I have concluded that America's Evangelical church covers up America's structural racism, helps to hide it, and is thereby complicit in the abuse.
Bracing an icy rain, Harry Belafonte, Gay Talese, Henry Louis Gates, Jr., Ruben Santiago Hudson, Phylicia Rashad, Gayle King, Tamron Hall, and many ot...
Given the gap between the races that has now emerged from the shadows, today such a choice would be controversial, but few complained then about the selection of a white man to head the nation's most prominent law reform organization.
There is a "people's history" of Selma that we all can learn from -- one that is needed especially now.
I recently interviewed Richard Valeriani, a former NBC News correspondent and friend who both covered Selma and watched Selma. He himself suffered a head injury just weeks before the March 7 "Bloody Sunday" march across Edmund Pettus Bridge. Here is what he had to say about the film; in true form, he had some criticisms as well as some kudos.
What Johnson knew or worse authorized Hoover to do to thwart King will never be fully known. But as Selma pointed out, Hoover's gutter campaign against King happened on Johnson's watch, and he did nothing to stop it.
It is not possible for anyone other than me to know my gender. But I cannot hate the people whose actions and beliefs are at the very root of why a transgender teenager would find it necessary to end their own life.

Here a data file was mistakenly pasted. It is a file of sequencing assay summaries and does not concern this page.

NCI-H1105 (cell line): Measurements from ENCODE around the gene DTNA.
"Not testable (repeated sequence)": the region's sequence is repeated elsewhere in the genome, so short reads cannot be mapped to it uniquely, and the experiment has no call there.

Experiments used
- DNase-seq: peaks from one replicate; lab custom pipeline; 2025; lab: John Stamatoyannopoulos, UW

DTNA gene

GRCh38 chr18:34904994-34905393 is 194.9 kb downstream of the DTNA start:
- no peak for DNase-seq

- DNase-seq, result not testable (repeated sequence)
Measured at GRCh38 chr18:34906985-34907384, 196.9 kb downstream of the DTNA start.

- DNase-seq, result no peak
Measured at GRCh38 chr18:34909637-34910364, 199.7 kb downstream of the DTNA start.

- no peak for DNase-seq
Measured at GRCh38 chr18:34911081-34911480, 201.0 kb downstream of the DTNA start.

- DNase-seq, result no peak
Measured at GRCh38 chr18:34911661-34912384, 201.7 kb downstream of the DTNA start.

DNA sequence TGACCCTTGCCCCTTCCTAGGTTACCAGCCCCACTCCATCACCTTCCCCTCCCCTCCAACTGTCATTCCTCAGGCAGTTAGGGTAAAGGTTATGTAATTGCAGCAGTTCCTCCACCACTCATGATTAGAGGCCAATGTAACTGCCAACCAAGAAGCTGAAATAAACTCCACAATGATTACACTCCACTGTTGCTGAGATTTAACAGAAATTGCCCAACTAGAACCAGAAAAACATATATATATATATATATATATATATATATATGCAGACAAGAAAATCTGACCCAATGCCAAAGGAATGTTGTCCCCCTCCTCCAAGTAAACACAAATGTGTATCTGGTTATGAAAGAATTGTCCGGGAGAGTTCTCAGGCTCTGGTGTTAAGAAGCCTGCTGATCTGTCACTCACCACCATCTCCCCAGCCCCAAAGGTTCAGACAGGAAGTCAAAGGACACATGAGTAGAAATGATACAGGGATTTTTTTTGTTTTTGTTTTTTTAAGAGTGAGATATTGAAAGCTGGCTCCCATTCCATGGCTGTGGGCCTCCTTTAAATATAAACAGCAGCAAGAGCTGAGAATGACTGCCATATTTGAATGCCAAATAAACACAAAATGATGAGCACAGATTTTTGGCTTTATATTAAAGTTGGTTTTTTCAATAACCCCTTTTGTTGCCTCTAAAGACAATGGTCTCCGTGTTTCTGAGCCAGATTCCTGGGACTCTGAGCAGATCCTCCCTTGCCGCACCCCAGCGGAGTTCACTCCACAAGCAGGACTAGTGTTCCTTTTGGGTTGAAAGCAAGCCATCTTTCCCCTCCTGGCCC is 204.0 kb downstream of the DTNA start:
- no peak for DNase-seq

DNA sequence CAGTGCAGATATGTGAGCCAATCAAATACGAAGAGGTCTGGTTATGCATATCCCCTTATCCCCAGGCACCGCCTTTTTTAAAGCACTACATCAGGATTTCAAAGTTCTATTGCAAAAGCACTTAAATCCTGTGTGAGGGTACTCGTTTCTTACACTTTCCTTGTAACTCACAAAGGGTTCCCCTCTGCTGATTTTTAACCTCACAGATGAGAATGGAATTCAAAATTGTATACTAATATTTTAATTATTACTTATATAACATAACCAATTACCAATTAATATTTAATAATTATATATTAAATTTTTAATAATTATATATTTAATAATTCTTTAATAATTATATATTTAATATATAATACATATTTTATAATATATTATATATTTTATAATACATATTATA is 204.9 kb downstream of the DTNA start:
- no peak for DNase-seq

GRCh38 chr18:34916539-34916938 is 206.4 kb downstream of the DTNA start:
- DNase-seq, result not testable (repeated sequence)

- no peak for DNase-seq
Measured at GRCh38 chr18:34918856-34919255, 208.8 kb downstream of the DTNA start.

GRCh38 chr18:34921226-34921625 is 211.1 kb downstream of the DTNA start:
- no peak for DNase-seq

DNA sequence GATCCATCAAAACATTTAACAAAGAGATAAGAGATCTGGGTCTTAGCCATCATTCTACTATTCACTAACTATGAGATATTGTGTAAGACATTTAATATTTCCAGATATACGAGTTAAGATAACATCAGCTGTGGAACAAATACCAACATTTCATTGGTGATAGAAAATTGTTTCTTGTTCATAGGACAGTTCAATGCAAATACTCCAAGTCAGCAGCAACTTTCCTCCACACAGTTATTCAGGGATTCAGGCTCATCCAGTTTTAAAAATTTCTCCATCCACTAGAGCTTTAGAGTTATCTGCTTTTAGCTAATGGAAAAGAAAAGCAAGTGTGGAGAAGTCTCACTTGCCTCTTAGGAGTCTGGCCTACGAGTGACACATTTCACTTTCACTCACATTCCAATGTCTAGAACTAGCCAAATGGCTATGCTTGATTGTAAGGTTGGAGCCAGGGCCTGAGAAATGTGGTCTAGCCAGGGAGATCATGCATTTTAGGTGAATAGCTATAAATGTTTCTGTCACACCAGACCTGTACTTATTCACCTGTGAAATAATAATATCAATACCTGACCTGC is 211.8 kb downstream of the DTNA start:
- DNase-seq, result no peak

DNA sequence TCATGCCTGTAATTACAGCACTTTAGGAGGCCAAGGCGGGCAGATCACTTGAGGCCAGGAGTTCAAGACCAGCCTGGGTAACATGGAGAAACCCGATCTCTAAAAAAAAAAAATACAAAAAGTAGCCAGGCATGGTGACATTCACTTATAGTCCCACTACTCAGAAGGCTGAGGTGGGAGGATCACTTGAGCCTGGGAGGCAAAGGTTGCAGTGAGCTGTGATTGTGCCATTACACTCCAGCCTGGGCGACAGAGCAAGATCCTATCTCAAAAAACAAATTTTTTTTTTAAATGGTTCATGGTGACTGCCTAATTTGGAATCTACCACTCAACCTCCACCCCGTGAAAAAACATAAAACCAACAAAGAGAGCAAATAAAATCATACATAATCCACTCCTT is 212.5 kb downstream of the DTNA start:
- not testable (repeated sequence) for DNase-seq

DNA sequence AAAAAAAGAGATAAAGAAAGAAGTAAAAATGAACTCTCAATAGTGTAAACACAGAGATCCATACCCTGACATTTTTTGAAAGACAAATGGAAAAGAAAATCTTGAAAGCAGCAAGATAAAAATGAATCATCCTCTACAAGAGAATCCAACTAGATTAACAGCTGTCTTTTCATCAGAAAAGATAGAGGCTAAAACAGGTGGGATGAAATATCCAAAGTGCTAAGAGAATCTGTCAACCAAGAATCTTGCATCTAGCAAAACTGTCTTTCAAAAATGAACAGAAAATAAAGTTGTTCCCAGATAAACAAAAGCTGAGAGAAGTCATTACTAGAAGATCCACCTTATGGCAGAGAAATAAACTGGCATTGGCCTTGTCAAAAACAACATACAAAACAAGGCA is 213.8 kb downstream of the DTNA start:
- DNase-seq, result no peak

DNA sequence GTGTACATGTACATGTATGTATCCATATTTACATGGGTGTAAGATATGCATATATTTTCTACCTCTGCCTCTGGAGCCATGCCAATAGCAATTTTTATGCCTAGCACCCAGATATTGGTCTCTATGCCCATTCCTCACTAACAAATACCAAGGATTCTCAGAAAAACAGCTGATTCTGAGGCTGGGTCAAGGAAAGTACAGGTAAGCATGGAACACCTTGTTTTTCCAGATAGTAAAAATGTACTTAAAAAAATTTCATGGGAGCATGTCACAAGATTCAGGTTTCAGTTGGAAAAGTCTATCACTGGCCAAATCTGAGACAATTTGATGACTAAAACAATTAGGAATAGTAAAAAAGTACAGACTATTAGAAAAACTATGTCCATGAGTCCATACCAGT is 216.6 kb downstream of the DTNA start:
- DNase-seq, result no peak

While Selma plays in theaters across the United States, men and women march on once again in the name of equality. Selma shows us that much progress has been made. Reality shows us that we still have a long way to go.
R.I.P. Martin Luther King. Your story has been told. Your legacy passed on. Your strategies for non-violent demonstrations shared. Your ability for changing hearts, minds and laws well-documented.
Ava DuVernay's Selma could be subtitled "behind the scenes of a hagiography." Apart from the stock footage of The famous march from Selma to Montgomery it's not cinema verite in the style of say The Battle of Algiers.
"You" and "me" became "we" in service to our shared needs. But when other groups showed up, "we" became "us," a tribe opposed to "them." Violence and destruction too often followed, and we still search for a shared morality that works across tribes.
I have also recently viewed the movie in its entirety. It was not the final cut, but it was done enough for me to offer some thoughts about why this may be one of the most important films to be released in a while.
In 1964, at the height of the civil rights movement, the great organizer Ella Baker said: "Until the killing of black men, black mothers' sons, becomes as important to the rest of the country as the killing of a white mother's sons, we who believe in freedom cannot rest."
The idea of Important differs from Best: for American Sniper, Selma, and Unbroken, Best is beside the point. Each film is enormously engaging, highly recommended, and grounded in history on a large canvas.
In Selma, we see the most private moments of Dr. King with his wife, their relationship strained by his activism and the risks he is taking, and by tapes the FBI sent to Mrs. King revealing her husband's affairs. Oyelowo explained why those scenes were "a gift" to him as an actor.
It is very likely that generations coming of age today will abandon -- out of choice or necessity -- the Dream of consumption and replace it with their own definition. The Dream is evolving, not dying.